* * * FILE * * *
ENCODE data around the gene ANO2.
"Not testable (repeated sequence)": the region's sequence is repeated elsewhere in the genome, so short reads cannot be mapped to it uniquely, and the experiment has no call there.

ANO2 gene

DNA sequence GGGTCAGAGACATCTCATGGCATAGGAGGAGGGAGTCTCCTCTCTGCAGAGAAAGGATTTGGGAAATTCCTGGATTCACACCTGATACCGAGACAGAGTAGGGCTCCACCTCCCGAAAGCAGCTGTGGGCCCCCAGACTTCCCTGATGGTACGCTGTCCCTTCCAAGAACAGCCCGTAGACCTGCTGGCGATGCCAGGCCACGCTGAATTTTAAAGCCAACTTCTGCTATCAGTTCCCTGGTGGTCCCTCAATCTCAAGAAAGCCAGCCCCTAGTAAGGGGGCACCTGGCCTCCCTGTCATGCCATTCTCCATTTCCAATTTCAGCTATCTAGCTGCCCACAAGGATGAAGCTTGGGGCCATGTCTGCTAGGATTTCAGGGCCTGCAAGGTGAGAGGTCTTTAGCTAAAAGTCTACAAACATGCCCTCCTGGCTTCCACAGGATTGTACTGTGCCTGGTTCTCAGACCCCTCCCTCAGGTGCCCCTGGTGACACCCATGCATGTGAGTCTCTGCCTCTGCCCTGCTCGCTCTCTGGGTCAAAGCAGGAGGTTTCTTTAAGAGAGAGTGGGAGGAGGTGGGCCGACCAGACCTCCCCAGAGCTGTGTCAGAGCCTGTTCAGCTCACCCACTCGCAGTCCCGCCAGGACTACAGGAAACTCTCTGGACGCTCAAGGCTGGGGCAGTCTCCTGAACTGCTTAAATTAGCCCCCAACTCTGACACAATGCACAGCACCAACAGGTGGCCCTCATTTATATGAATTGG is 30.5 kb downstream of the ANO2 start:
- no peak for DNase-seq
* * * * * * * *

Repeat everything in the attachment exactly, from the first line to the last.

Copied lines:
ENCODE data around the gene ANO2.
"Not testable (repeated sequence)": the region's sequence is repeated elsewhere in the genome, so short reads cannot be mapped to it uniquely, and the experiment has no call there.

ANO2 gene

DNA sequence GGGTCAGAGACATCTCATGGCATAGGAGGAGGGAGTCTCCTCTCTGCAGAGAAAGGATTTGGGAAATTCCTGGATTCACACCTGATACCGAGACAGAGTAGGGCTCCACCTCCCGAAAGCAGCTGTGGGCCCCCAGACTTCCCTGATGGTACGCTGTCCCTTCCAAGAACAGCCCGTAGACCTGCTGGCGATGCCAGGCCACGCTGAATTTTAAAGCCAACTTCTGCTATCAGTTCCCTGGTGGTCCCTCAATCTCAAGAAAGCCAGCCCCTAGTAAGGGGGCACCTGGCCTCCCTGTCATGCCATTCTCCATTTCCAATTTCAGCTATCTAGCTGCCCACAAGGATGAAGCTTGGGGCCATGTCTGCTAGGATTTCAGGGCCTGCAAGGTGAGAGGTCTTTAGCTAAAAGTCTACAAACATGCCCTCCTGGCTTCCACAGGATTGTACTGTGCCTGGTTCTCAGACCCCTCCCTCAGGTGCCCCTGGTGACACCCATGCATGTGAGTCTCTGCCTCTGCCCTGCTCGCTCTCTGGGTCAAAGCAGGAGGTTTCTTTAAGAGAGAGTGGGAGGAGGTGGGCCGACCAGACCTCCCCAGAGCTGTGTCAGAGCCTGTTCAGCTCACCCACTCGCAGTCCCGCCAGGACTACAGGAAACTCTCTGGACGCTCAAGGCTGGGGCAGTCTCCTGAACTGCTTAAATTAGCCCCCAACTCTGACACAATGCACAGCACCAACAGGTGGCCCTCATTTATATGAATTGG is 30.5 kb downstream of the ANO2 start:
- no peak for DNase-seq